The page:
Two wealthy family shareholders, the Clarkes and the Leavesleys, also accepted, taking the total of acceptances up to 20%.
It is the latest in a long run of private equity takeovers of stock market companies, triggered by the huge size of PE funds and optimism about the outlook for the UK economy.
Some traditional fund managers have become increasingly angry about US PE firms offering opportunistic lowball offers, claiming they are taking advantage of the UK public markets’ relatively lowly valuations since the Brexit referendum.
St Modwen’s board came in for criticism for recommending the previous lower offer, with shareholders JO Hambro and Janus Henderson publicly saying they would reject the offer.
It is thought the board went back to Blackstone with their complaints and the buyout firm responded with today’s higher offer.
The increase also came after a valuation exercise by St Modwen came in with a higher net asset value than at the time of the previous bid. On a per share value, the NAV is now 463p where before it was 427.7p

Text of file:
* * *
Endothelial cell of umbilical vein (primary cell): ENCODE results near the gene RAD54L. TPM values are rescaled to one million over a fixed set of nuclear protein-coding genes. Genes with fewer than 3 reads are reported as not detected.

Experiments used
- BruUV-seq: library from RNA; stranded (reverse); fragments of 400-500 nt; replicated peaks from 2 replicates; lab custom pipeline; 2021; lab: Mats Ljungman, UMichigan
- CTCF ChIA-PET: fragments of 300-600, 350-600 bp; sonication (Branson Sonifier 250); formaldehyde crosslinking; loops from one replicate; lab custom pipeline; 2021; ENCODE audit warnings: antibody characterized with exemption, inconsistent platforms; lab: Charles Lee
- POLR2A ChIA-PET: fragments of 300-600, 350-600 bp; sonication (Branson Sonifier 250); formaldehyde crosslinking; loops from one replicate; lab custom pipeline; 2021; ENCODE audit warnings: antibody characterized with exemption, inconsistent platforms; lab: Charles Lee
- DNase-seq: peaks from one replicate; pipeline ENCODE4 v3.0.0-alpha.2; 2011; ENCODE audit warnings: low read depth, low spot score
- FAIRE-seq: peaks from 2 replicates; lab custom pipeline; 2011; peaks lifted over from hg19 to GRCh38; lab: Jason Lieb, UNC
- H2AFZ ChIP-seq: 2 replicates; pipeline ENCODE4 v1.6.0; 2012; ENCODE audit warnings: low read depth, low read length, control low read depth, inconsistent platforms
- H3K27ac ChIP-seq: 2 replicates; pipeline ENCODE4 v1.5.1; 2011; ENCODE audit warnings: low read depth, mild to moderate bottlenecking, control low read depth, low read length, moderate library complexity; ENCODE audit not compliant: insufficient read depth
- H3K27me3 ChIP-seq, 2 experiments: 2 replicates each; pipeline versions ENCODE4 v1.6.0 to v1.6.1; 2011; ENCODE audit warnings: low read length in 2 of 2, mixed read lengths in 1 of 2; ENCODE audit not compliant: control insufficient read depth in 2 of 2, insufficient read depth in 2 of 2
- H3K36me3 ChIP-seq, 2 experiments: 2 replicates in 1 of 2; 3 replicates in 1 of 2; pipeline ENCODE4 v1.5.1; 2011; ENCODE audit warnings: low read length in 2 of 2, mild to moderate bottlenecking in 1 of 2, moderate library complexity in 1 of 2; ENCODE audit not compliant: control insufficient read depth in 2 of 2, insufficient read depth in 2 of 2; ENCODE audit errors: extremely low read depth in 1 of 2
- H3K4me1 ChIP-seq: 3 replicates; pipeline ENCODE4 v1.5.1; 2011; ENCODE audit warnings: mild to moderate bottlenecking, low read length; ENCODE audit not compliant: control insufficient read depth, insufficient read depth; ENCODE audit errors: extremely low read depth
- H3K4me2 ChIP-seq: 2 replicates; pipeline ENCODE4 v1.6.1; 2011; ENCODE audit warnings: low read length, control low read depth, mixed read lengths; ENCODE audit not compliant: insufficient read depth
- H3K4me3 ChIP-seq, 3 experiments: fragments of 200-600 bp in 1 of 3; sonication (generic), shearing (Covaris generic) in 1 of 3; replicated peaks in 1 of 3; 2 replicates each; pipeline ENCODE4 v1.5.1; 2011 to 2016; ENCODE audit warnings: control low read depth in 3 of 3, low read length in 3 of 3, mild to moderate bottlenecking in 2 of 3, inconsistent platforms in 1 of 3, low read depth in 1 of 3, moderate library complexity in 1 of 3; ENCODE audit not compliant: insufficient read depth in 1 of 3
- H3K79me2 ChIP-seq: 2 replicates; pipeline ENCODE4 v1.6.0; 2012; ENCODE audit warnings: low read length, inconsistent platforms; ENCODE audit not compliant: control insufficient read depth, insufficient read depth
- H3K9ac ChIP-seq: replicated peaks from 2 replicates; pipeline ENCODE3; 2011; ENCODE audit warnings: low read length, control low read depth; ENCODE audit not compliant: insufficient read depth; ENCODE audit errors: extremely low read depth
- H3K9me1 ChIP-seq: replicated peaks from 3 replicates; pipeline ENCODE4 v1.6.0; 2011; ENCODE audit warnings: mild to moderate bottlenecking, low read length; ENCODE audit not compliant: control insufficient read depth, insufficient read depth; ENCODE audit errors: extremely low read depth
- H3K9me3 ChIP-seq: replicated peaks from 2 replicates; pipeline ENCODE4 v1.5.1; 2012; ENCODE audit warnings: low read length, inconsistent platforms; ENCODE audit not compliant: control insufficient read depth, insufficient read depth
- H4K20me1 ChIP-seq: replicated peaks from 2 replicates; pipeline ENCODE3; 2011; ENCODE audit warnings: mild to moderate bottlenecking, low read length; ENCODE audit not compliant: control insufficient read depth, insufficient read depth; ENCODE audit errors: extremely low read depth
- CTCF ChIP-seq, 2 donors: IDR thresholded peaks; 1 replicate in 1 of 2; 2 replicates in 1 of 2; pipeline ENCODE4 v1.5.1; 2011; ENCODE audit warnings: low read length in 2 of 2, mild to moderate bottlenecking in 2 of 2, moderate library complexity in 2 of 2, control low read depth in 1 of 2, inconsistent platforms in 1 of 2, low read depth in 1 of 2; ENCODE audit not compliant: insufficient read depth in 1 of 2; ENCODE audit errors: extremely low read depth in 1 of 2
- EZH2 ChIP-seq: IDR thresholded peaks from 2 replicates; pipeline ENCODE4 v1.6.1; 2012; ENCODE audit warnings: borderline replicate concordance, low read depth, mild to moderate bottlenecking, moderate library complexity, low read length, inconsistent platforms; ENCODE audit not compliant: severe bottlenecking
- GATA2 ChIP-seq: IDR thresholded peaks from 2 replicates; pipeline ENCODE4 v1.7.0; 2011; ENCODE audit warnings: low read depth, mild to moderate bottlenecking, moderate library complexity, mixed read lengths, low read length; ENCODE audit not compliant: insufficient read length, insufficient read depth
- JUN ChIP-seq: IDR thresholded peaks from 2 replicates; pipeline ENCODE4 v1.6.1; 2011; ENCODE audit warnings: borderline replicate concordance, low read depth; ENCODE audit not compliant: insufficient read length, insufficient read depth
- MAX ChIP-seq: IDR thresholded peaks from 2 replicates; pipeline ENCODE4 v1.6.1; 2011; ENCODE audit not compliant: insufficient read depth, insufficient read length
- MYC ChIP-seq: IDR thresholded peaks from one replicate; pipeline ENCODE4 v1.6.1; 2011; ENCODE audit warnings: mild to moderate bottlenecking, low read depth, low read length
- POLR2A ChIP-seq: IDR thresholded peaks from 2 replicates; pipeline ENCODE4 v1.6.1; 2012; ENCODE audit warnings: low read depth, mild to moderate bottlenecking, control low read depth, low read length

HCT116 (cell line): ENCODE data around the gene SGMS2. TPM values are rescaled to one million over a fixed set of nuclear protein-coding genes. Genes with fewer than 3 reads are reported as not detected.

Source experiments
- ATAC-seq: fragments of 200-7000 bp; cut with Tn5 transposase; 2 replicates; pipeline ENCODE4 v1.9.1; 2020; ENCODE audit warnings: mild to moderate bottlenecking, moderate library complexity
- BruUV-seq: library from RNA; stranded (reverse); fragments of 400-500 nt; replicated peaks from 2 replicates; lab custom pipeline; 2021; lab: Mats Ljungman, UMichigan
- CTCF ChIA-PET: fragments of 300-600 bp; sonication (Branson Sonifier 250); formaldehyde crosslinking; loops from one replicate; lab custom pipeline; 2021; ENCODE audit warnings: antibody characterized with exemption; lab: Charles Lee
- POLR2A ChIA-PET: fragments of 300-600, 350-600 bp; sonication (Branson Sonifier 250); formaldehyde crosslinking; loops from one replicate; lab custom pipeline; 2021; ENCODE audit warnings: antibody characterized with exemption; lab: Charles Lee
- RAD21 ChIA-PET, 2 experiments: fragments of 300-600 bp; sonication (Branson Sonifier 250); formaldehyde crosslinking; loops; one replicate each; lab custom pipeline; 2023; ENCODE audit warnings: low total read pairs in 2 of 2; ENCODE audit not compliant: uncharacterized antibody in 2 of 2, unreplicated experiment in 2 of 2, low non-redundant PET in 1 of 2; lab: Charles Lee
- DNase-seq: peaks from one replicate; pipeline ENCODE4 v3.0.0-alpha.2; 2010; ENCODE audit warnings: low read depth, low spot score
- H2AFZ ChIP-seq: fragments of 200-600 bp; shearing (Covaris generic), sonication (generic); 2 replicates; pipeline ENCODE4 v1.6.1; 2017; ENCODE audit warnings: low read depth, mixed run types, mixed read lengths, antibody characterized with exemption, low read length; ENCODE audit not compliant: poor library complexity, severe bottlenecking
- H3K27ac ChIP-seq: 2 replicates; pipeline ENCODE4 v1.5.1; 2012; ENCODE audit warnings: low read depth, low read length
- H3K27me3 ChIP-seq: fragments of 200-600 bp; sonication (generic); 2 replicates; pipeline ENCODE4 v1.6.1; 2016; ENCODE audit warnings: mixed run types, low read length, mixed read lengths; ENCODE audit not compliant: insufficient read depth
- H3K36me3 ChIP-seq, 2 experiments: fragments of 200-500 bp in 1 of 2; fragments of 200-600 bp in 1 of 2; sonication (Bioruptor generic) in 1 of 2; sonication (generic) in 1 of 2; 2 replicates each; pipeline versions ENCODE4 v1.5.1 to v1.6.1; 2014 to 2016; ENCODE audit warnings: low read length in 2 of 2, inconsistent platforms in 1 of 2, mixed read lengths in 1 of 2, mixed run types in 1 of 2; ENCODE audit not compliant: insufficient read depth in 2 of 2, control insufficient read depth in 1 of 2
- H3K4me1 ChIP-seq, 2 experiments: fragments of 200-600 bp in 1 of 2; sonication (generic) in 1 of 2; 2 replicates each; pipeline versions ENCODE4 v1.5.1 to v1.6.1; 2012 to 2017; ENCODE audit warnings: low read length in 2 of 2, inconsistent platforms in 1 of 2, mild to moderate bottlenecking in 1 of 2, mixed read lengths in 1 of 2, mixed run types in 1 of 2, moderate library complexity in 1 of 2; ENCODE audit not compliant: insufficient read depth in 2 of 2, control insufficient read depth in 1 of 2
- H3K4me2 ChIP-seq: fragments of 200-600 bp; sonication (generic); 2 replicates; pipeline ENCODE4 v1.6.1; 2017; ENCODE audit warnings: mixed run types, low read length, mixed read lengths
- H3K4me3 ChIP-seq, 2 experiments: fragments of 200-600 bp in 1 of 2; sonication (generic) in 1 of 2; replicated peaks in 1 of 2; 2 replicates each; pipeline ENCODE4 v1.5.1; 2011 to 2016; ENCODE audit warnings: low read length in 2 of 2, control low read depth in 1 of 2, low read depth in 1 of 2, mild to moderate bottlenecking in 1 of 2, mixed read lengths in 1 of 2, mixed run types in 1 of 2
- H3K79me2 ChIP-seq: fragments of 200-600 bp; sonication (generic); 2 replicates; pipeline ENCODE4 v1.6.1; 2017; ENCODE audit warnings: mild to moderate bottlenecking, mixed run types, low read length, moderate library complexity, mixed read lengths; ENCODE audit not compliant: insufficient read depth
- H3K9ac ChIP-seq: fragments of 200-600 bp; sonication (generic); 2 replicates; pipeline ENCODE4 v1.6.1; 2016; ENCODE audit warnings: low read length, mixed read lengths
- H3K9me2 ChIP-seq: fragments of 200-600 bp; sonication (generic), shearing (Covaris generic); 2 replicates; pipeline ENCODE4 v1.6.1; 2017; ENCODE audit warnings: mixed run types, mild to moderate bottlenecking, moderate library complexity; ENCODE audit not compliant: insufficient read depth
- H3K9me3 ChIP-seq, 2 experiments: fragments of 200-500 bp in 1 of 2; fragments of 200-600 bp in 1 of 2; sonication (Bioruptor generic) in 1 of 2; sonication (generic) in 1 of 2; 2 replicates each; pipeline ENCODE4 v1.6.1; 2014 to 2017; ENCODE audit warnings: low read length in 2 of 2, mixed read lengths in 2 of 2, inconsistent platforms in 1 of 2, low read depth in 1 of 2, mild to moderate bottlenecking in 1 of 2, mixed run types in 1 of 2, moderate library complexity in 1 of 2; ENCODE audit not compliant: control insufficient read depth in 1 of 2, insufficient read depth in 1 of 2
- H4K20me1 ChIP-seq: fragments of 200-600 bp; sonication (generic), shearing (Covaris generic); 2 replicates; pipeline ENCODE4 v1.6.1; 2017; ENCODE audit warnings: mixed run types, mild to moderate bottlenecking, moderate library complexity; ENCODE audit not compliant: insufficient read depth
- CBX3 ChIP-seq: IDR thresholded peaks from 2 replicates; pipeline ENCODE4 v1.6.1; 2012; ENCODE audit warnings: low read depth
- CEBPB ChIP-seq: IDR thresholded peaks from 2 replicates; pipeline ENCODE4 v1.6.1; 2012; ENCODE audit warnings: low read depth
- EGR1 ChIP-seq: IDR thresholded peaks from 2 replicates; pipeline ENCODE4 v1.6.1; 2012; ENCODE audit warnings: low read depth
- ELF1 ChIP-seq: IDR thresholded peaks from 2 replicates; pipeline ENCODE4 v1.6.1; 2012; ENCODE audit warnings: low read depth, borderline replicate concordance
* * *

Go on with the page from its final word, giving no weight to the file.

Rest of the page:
In terms of the premium to net asset value, the bid is at a similar multiple to the previous offer of 21%.
Clayton, Dubilier & Rice’s bid for Morrisons this week added to the disquiet and fuelled a high profile campaign against private equity in the Daily Mail newspaper which has unnerved PE firms.
Blackstone is buying St Modwen primarily for its large portfolio of warehouses used by the booming online retailers. It reckons it can increase the average returns of St Modwen from 6% now to up to 10%. It has a fast growing global warehouse business called Mileway which has 600 sites in the UK.
The pandemic-induced surge in online shopping has led to a goldrush for warehouse space, with private equity firms often leading the charge.
CBRE this week estimated European ecommerce firms would need a further 300 million square feet of warehouse space by 2025.